Strange Bedfellows

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In this strange world that we live in, there are times where one finds differences among things which are seemingly similar and at times finds similarities among things which are seemingly different.  Two of the past weeks headlines, happen to be an instance of the latter. On the surface, Pramod Muthalik’s war Against V-day in India and baby-faced Alfie Patton becoming a father at 13 are two news stories which couldn’t be any more dissimilar. But if one takes a closer look, it soon becomes apparent that the two balance each other out in almost a Yin and Yang sort of way.

Both Muthalik and Alfie have caused national outrages in matters related to sex  and modernity – Muthalik with his warped sense of right and wrong and Alfie with, to quote a conservative MP from England, ‘a total collapse of any sense of what is right and wrong’. Muthalik exemplifies how over-conservatism can turn ugly while Alfie’s case shows how a policy of non-intervention can sometimes lead to less than desirable results.  Muthalik, nearly as old as Independent India, refuses walk shoulder to shoulder with a generation that has moved far ahead of him and instead wants to once again impose the restrictions of a by-gone era, while Alfie has moved too fast for even a country that considers itself ‘forward’.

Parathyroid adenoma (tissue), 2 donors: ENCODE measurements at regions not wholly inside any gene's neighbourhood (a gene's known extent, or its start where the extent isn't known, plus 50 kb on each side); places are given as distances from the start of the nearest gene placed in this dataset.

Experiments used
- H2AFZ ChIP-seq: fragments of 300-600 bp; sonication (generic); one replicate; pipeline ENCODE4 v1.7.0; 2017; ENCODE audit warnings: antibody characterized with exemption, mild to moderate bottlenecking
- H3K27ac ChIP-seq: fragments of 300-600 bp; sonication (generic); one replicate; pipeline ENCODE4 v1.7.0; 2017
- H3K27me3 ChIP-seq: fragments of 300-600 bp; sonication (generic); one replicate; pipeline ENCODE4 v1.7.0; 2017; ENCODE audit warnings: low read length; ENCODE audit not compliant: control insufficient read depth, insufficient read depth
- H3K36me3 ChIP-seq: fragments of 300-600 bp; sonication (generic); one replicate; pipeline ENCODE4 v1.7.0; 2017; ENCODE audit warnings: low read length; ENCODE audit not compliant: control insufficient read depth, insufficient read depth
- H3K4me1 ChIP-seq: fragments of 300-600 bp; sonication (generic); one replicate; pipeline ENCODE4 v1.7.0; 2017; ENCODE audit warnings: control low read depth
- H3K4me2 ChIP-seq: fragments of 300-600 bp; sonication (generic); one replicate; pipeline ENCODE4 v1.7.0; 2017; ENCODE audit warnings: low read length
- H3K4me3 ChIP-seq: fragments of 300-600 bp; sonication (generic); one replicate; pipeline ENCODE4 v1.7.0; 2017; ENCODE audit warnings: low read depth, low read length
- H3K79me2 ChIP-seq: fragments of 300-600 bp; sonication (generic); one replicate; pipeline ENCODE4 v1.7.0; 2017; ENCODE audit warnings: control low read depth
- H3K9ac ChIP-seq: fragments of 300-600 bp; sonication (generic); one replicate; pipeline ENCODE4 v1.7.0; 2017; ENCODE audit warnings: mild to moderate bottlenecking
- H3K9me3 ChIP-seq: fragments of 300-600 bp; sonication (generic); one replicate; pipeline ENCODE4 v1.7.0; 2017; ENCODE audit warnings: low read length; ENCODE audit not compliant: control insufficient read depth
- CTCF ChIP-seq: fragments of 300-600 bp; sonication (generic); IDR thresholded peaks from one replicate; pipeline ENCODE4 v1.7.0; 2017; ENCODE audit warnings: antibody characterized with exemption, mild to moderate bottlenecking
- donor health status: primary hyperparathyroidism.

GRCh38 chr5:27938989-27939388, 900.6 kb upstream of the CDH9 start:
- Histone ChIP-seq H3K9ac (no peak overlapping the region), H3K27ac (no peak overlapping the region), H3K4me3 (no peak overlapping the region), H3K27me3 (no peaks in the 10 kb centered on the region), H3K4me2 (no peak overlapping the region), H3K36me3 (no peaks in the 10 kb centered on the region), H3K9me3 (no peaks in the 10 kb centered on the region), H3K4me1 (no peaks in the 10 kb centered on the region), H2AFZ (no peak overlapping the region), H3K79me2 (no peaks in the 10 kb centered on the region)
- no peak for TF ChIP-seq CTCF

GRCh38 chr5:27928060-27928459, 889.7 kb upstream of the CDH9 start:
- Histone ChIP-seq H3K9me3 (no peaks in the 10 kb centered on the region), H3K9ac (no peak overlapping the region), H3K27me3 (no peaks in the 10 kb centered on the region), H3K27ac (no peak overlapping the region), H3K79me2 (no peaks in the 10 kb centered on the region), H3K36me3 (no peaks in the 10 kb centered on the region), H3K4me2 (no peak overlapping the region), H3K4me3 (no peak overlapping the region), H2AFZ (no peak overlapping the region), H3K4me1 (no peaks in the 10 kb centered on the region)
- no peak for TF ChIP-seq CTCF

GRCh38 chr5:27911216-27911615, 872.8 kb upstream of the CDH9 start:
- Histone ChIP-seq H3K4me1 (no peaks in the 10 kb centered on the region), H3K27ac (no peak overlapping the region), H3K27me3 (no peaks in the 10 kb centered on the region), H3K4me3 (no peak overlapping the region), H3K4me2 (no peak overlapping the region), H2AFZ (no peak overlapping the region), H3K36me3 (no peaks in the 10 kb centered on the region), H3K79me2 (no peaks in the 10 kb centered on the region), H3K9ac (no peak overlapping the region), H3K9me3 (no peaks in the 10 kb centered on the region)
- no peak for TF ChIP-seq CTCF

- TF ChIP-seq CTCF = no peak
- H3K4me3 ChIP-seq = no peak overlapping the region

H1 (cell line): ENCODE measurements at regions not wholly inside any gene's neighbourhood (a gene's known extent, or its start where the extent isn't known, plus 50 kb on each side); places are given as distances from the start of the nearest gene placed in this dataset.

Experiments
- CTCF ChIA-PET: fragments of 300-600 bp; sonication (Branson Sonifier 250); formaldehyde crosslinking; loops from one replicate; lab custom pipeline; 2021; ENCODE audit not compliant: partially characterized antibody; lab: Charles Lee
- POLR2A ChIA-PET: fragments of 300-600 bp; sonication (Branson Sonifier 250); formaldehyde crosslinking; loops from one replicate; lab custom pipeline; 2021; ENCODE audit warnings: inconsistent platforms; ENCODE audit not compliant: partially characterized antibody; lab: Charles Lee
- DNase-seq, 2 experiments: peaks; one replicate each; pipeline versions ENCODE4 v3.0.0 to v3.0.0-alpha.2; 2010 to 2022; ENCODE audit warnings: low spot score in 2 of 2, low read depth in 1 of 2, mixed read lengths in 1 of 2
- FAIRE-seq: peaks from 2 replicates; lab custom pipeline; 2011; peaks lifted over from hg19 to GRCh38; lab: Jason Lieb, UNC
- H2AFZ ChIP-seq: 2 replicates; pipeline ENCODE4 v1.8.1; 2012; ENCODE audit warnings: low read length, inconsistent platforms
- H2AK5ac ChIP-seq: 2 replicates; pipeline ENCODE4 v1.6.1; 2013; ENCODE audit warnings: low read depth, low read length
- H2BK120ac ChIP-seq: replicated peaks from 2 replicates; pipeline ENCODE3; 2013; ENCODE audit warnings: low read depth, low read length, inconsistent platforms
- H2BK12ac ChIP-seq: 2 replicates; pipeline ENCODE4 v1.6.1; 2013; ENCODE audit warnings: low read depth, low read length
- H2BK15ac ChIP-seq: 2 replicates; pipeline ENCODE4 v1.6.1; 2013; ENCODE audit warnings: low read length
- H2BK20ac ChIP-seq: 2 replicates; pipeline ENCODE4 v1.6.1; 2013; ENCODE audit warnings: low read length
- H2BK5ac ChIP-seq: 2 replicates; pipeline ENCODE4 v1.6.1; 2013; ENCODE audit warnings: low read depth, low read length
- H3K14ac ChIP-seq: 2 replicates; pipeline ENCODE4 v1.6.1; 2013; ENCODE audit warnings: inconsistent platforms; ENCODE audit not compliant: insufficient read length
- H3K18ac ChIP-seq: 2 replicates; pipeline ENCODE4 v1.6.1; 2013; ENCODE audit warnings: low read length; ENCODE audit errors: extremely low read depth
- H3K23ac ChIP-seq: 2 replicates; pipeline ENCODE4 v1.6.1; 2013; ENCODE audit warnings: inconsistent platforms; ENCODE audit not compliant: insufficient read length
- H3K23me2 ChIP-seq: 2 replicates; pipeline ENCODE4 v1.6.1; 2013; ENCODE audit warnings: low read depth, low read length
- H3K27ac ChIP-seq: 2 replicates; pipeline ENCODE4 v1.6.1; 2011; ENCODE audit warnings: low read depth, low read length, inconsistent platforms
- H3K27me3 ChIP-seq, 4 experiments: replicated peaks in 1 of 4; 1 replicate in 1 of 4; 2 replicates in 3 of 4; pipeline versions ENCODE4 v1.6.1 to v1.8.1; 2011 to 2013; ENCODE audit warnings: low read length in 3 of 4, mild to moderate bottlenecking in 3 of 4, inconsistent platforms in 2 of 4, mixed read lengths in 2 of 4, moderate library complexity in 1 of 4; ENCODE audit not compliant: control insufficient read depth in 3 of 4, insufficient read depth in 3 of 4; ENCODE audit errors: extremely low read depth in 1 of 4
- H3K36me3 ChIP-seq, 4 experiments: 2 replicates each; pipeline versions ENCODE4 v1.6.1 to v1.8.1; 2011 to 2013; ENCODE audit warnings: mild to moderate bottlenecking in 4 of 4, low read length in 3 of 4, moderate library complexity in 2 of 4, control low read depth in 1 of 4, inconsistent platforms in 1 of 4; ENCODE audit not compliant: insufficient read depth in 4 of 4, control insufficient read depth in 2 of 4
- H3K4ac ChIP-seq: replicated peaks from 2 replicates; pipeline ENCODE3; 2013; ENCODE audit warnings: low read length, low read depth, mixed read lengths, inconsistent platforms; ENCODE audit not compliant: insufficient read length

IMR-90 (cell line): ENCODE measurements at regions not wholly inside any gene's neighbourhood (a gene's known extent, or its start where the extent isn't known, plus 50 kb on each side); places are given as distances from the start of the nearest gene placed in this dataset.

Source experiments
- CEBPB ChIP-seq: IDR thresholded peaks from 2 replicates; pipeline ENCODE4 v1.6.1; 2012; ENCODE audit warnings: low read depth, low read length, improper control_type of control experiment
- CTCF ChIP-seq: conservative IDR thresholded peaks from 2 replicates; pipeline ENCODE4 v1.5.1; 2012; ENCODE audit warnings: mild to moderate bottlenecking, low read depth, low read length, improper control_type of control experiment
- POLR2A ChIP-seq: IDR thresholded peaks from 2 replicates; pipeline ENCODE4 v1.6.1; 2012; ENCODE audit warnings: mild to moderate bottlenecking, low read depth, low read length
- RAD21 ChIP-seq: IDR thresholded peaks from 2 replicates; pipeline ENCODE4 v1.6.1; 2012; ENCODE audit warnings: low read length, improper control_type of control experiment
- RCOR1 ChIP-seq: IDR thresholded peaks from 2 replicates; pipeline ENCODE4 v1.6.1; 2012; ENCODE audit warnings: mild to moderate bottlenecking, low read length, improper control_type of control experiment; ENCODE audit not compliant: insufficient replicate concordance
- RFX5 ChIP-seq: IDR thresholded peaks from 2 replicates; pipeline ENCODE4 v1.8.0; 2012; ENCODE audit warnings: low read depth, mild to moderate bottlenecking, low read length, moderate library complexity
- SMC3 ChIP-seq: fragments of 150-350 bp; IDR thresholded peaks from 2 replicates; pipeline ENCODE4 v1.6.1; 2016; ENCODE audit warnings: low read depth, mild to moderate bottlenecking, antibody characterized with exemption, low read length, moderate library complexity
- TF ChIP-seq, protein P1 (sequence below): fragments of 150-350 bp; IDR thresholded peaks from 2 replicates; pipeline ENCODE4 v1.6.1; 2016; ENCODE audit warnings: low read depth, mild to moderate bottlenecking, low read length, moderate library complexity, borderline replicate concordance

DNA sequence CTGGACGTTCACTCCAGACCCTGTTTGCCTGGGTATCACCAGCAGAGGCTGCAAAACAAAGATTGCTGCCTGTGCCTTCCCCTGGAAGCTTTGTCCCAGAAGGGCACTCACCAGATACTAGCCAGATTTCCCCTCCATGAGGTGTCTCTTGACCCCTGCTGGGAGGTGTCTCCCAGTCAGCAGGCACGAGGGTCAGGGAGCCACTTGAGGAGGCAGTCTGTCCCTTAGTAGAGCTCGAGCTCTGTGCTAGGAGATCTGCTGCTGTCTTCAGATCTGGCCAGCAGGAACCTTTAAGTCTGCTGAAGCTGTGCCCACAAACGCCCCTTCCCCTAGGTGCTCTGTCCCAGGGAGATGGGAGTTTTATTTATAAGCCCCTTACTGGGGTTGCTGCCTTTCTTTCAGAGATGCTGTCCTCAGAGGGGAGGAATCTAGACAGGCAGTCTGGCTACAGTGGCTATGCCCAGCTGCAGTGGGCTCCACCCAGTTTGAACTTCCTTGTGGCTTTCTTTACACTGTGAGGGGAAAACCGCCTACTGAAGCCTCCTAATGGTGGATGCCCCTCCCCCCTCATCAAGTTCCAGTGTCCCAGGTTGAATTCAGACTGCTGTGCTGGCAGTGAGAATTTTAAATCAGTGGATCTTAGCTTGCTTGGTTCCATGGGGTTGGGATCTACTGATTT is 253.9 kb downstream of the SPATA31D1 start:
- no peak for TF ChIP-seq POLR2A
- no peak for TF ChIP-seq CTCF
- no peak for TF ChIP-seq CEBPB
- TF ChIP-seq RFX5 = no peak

The last similarity between the two, however, is the most important, yet the least obvious of them all. Both Muthalik and Alfie do not stand for what they seem to stand for.  Despite what the Sri Ram Sene would like you to believe they DO NOT stand for all that is glorious about Indian culture, and tempting as it may be for Muthalik and his ilk to think so, Alfie Patton does not stand for the modern generation.

What the two stand for is a lack of understanding of sex  – a colourless concept which has existed since time immemorial and will continue to do so until the day a stray asteroid bumps into our little blue planet. An education about the abovementioned should go a long way in teaching Muthalik and his men that,  people can and will always fall in love and express it physically, and that there’s nothing ‘immoral’ or ‘perverse’ about it and would also show Alfies all over the world that though it’s okay to do so, one cannot completely abandon all forms of caution.

Maybe Muthalik and Alfie should meet and have a little chat. What say you?

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2 thoughts on “Strange Bedfellows

  1. Deez

    Nice write…And yet again we conclude that all people meet at the very crossroad called sex, some in thought and others ofcourse in “action”:)

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